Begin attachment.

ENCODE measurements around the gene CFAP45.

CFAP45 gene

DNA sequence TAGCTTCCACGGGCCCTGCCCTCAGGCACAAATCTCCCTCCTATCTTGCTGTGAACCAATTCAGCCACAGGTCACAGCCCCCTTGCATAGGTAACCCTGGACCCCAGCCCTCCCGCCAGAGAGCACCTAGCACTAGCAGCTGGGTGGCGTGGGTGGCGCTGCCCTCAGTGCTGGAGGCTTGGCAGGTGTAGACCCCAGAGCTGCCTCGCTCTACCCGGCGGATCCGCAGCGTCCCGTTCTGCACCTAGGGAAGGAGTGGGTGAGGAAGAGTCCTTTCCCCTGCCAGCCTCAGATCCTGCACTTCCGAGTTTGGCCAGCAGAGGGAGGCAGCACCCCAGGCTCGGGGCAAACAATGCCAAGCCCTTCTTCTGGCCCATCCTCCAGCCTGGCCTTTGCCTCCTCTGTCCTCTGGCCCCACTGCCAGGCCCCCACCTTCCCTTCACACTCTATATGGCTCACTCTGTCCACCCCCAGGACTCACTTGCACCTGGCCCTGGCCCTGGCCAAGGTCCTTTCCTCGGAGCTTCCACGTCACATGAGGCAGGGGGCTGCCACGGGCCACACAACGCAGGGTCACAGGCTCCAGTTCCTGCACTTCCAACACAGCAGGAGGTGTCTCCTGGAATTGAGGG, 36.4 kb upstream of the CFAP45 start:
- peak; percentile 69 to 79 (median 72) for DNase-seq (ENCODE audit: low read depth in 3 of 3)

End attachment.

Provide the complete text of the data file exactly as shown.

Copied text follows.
ENCODE measurements around the gene CFAP45.

CFAP45 gene

DNA sequence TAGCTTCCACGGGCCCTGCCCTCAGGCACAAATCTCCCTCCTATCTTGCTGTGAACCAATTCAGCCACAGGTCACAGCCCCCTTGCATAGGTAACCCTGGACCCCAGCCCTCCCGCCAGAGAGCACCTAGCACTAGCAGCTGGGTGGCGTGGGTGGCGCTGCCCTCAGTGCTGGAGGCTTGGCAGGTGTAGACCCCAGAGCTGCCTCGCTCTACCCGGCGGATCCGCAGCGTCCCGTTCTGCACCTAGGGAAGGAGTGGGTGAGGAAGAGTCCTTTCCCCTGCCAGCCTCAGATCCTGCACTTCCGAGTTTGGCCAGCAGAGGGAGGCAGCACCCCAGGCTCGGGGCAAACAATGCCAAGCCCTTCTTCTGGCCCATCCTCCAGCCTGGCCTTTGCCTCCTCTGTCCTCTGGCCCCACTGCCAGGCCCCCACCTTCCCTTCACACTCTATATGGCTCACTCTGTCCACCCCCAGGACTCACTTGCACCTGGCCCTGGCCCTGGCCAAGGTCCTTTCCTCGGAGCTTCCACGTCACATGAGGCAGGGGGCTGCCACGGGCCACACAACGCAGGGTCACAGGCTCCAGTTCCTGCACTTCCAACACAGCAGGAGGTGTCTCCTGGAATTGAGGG, 36.4 kb upstream of the CFAP45 start:
- peak; percentile 69 to 79 (median 72) for DNase-seq (ENCODE audit: low read depth in 3 of 3)